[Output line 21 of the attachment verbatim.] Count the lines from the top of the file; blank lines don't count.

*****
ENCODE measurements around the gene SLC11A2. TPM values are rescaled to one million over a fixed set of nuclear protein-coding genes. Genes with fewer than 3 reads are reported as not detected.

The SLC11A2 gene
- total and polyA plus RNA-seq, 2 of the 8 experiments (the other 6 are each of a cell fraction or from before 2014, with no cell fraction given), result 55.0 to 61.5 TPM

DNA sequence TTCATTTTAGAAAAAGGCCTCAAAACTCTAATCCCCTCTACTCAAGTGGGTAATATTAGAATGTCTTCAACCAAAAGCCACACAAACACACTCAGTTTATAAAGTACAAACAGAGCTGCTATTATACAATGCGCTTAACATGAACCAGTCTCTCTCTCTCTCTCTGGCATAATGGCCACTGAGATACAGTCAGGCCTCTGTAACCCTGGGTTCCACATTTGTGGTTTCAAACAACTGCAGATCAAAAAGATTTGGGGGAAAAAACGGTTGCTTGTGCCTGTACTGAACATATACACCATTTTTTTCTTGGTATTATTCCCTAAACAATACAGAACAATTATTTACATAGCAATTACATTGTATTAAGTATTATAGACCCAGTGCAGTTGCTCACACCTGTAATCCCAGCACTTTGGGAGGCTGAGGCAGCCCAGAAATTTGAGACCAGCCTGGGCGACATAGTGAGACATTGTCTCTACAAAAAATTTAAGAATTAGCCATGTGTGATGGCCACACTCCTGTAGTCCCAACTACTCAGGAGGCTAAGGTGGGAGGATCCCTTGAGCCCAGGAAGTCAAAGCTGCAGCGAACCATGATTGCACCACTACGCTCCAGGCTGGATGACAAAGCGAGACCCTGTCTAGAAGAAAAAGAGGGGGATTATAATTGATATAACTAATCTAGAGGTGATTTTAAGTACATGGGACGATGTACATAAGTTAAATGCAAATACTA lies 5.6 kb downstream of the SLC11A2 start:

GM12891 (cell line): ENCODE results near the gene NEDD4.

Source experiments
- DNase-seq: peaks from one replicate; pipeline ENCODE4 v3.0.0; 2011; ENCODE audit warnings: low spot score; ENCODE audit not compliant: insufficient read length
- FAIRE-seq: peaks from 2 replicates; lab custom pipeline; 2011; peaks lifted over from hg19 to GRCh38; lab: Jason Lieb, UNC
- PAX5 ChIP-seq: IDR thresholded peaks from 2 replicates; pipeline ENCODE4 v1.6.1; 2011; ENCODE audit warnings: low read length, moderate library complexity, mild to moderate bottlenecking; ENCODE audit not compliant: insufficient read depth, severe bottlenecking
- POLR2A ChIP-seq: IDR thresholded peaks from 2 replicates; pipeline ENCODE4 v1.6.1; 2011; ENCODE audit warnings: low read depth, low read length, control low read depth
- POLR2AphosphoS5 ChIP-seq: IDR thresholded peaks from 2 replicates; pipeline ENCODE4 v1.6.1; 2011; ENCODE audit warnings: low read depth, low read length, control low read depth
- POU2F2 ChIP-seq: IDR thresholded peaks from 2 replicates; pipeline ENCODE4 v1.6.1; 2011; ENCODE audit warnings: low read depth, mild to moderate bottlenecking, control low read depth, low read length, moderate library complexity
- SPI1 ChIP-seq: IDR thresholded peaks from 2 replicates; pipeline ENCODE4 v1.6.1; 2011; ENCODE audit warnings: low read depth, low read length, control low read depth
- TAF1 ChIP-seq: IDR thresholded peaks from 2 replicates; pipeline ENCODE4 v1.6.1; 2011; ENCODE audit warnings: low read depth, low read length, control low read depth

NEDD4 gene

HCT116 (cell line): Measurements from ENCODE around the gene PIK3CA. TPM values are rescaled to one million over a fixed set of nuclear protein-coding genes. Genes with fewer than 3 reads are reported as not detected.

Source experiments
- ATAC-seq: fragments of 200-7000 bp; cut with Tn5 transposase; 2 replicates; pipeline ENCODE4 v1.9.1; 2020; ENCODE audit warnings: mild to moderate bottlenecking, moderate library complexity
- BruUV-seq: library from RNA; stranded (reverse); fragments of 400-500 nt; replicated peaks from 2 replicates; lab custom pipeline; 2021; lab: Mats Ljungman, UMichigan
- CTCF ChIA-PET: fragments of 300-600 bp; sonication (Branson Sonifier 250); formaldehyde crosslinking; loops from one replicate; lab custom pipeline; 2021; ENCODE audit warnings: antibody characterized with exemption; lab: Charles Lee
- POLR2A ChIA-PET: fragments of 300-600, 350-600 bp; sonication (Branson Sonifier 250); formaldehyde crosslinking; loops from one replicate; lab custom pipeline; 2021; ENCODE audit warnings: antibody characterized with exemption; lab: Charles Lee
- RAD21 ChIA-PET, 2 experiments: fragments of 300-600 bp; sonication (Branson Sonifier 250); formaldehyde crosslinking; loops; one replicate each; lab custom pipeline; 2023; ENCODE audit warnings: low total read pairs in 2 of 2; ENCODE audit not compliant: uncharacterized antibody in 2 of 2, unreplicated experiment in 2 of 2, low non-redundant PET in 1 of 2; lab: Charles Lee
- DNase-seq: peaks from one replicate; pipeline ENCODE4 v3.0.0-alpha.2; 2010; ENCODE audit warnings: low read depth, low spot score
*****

- POLR2A ChIA-PET: fragments of 300-600, 350-600 bp; sonication (Branson Sonifier 250); formaldehyde crosslinking; loops from one replicate; lab custom pipeline; 2021; ENCODE audit warnings: antibody characterized with exemption; lab: Charles Lee